​11:30 a.m. - 1:30 p.m.
Waterman 517
​All Romance Languages & Linguistics majors and minors are welcome to our annual Pizza with the Chair event! Feel free to stop by for some free food and a chance to chat with the man in charge.
Pulp Culture Forum
Saturday, October 21, 2017
10:00 a.m. - 6:00 p.m. - FREE
​Fleming Museum
An exhibition of the works of three Francophone cartoonists: Julie Delporte, François Vigneault, and Zviane. All three will also participate in a panel discussion, and their books will be available for sale.
El viaje más caro - Live Reading
Friday, October 20, 2017
7:00 pm - FREE
Fleming Museum Auditorium
As a part of the Pulp Culture Comic Arts Festival and Symposium at UVM this week, SPAN 111: Race, Identity and Migrant Labor students will be doing a live reading in Spanish of three comics from the El viaje más caro series.  This series was created as an ethnographic cartooning project that partners up Vermont Spanish-speaking migrant dairy farm workers with Vermont cartoonists.  The comics draw from the workers’ personal experiences on Vermont dairy farms.  Students will give introductions to each reading, connecting them to ideas of sustainability.  Issues of food sovereignty, community activism, community health, gender, race, globalization and environmental justice are brought forth.  There will be a student led panel discussion after the readings, open to questions from the audience.
John Elder: "Stay together,/learn the flowers,/go light": Reflections on Community and Sustainability
Wednesday, October 18, 2017
4:00-5:00 p.m. - FREE
Ira Allen Chapel
John Elder, environmental scholar, writer, literary critic, and Professor Emeritus of Middlebury College and the Bread Loaf School of English, will give a talk titled “’Stay together,/learn the flowers,/go light’: Reflections on Community and Sustainability.” Co-sponsored by UVM's Department of Romance Languages & Linguistics, Environmental Program, Honors College, and Steven Rubenstein Professorship for Environment and Natural Resources. This event is free and open to the public.
24th Annual Hispanic Forum: 525th Anniversary of the Hispanic Cultures in the Americas
October 13, 2017
Waterman Memorial Lounge - FREE
First Session:
10:00-10:40 a.m.: Keynote Speaker: Hugo Martínez Cazón, Environmental Engineer - "Ibero-Latinidad en los Montes Verdes: ¿importa ser latinoamericano en Vermont?"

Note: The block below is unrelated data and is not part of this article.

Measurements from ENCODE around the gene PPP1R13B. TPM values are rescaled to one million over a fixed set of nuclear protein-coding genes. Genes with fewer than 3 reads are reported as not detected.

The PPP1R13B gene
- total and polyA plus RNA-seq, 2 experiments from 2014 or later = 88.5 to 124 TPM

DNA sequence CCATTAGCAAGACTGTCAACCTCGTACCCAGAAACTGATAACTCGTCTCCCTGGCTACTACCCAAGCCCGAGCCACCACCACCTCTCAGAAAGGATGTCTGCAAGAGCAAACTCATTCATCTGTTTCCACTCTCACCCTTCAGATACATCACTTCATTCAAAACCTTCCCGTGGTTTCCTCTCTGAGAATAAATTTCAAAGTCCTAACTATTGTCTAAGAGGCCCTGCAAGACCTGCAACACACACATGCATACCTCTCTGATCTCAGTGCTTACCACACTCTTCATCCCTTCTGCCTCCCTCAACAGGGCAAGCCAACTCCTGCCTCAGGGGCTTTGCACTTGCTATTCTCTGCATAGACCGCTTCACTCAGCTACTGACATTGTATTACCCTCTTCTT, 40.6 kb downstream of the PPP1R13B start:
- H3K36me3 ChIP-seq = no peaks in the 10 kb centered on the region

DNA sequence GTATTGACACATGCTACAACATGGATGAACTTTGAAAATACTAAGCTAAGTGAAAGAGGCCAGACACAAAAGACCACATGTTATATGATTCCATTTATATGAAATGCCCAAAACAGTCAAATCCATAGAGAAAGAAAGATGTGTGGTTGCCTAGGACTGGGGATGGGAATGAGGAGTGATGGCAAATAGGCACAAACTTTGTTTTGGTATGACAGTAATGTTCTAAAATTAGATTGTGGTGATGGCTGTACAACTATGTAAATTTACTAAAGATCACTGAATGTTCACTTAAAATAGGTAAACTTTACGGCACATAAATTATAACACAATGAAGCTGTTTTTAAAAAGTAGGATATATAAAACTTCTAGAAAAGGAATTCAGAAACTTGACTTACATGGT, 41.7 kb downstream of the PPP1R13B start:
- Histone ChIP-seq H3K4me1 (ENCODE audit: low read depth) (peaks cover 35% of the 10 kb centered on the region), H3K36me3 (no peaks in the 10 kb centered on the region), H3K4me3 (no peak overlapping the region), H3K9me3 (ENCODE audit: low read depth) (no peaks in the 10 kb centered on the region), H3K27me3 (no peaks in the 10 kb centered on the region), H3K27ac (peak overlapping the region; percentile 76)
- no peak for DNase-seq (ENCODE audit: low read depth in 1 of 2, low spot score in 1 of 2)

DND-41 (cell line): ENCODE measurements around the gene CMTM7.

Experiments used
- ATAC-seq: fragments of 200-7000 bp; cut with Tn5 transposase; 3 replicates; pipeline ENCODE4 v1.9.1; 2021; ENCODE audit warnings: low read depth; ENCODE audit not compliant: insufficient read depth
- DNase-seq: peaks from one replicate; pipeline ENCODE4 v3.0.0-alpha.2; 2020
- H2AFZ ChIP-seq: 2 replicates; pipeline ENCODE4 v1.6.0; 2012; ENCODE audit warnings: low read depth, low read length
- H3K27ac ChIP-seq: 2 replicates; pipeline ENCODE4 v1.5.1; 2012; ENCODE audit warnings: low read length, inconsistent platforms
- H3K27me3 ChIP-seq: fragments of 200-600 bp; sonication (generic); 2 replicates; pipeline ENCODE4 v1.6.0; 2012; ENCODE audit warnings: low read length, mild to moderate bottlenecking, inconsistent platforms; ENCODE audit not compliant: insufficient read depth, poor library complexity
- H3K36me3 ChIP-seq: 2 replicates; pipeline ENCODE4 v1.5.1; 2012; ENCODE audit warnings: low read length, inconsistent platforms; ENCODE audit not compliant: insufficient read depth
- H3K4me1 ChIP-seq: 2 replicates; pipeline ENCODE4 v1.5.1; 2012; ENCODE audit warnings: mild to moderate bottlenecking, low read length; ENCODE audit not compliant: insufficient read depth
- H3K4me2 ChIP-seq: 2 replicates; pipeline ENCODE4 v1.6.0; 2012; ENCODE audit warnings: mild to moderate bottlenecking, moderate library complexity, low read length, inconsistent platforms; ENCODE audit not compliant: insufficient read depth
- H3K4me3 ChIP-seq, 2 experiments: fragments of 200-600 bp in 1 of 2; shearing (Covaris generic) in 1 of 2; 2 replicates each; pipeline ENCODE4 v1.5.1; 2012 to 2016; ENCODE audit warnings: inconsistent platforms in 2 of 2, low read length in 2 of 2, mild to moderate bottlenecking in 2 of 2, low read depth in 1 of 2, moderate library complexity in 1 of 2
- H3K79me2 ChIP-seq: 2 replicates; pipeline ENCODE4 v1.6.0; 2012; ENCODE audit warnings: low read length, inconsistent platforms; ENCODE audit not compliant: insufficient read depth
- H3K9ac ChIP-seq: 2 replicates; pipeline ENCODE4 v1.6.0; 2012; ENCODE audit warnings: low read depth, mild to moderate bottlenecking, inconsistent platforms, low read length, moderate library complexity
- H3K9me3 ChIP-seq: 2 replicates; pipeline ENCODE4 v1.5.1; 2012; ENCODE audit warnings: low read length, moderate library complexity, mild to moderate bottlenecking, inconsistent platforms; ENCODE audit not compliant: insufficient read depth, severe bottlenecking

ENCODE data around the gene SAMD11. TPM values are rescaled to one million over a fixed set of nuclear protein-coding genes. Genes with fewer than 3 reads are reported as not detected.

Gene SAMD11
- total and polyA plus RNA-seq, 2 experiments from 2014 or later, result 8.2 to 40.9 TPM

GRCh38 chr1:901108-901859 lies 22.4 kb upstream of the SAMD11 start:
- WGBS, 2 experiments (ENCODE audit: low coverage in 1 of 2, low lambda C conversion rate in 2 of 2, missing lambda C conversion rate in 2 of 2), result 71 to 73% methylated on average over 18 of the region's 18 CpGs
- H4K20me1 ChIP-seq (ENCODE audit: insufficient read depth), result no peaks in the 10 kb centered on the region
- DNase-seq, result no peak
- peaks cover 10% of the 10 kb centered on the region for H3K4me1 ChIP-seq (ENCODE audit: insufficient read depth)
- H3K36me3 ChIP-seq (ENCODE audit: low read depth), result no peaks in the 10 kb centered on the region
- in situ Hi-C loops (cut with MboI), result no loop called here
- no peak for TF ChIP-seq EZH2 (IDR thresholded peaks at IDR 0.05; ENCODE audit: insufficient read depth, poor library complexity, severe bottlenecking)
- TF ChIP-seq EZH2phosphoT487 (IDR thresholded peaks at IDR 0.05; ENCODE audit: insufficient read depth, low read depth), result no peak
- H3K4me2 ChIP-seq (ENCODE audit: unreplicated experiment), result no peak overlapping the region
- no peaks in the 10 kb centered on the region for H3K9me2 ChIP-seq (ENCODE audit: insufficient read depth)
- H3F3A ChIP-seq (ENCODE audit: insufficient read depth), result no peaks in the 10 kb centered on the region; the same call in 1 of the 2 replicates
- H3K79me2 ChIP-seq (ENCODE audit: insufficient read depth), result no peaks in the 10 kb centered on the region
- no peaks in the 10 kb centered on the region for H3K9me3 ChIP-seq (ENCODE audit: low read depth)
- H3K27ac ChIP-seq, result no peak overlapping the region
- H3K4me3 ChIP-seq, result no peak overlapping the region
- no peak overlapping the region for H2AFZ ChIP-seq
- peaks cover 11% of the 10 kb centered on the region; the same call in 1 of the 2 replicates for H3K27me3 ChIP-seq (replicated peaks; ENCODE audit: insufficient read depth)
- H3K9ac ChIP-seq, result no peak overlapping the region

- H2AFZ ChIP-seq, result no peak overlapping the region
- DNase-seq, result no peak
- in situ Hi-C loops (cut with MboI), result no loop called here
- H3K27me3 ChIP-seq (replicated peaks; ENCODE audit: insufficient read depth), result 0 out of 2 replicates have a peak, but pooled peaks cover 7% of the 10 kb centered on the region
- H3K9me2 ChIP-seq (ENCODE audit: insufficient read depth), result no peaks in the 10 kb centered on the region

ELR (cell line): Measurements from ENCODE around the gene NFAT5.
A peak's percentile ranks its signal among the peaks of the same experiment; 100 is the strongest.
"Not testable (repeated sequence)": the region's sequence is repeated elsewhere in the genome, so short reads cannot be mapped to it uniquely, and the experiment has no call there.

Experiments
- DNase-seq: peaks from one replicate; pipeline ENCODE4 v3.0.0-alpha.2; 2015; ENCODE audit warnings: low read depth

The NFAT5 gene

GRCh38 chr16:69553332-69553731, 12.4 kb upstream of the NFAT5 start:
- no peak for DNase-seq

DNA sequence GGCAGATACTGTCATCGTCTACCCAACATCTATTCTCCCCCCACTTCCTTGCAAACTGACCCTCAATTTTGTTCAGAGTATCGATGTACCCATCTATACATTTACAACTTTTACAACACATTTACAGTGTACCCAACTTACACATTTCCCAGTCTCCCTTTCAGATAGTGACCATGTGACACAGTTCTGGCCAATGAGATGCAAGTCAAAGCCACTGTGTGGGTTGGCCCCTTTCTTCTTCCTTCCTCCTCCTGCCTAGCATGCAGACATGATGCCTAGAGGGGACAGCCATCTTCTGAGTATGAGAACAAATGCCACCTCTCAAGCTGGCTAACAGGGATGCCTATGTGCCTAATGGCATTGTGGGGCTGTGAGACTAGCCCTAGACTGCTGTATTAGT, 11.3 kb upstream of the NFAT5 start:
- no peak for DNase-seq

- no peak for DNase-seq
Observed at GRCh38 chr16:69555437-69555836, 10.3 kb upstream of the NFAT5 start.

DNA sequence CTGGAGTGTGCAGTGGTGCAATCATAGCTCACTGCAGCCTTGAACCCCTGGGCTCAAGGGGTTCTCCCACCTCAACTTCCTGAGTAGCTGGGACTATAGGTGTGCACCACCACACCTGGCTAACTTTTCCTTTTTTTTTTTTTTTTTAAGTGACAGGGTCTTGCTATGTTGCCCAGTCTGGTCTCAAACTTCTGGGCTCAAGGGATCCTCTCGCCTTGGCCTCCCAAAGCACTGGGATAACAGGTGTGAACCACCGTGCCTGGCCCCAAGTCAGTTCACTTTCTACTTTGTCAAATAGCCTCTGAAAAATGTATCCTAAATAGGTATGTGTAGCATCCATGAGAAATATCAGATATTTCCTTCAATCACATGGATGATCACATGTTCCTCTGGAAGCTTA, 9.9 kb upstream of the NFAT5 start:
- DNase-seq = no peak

10:45-11:15 a.m.: Carolina Rodríguez, Champlain Valley Union High School - "Recobrando la identidad enseñando
espanõl en Vermont."
11:15-11:30 a.m.: Joseph Acquisto, Department of Romance Languages & Linguistics - musical performance, "The Medieval Spanish 'Romance', 'El Conde Olinos' "
Second Session:
11:30 a.m. - 12:00 p.m.: Alex Ackert-Smith, UVM student - "Poesía hispano-hebrea de al-Ándalus"
12:00 - 12:30 p.m.: Round Table: "The Future of Spanish in Vermont," moderated by Karen Turner, Colchester High School
12:30 p.m. - 2:00 p.m.: Break
2:00 - 5:00 p.m.: "Pain, Pena, Snow" with the Ray Vega Latin Jazz Quintento; Poems by Tina Escaja; Translations by Kristin Dykstra
Gund Tea: Maria Woolson
Friday, September 15, 2017
12:00-1:00 p.m. - FREE
Johnson House 101
Global change is increasingly understood as systemic, eco-social and complex. This challenge require that institutions deepen the capacity to foster leadership and catalyze systemic responses to both local and regional problems. For such visions to be realized, students will need competencies for working across boundaries and differences ranging from diverse disciplines and methods, to identities and cultures; and many of those skills will come from humanistic perspectives that are often overlooked in favor of technical orientations. This talk will highlight ways in which the humanities and the arts contribute to a robust understanding of the sustainability paradigm while fostering a dialogue across disciplines, and discuss opportunities to create actionable pathways for engaging the 2015 United Nations SDGs (Sustainable Development Goals). 
Welcome Back to Campus Department Social
Wednesday, August 30, 2017
4:00-5:00 p.m. - FREE
Waterman Memorial Lounge (338 Waterman Building)
Department majors, minors and faculty are invited to stop in and enjoy some refreshments during the first week of classes. We hope to see you there!
French Conversation Group
Every Thursday beginning March 30
4:20-5:30 p.m. - FREE
Waterman 514
Ricardo Chávez Castañeda - ¿Nuevas convergencias? ¿Nuevas narrativas? El autor como protagonista entre la ficción y la realidad
Monday, April 17, 2017
4:30-6:00 p.m. - FREE
Waterman Memorial Lounge
Visiting Mexican writer Ricardo Chávez Castañeda will be giving a talk entitled "New convergences in 21st century narrative: The author as protagonist between fiction and reality." Is there a kind of literature where real narrative and autobiographical fiction converge? Spaces where authentic stories are told and where the auther is himself a protagonist? Mexican writer Ricardo Chávez Castañeda will speak of these spaces in contemporary literature and will discuss his recent novel Todo el mundo volverá. 
Academic Freedom, Freedom of Thought, and Freedom of Expression On Our Campuses and In Our Classrooms
Tuesday, April 11, 2017
4:00-5:30 p.m. - FREE
301 Williams Hall
A faculty roundtable discussion moderated by Dr. Helen Morgan Parmett with Q&A from the audience. Free and open to the public.
Spanish Minor Advising
Thursday, April 6, 2017
6:00-7:00 p.m. - FREE
Davis Center 422 (Jost Foundation Room)
Are you minoring or thinking about minoring in Spanish? Are you interested in finding out how to deepen your knowledge of Spain and Latin America? Then this meeting is for you! Drop in anytime between 6-7 pm to chat with Professor Waldron over a slice of pizza.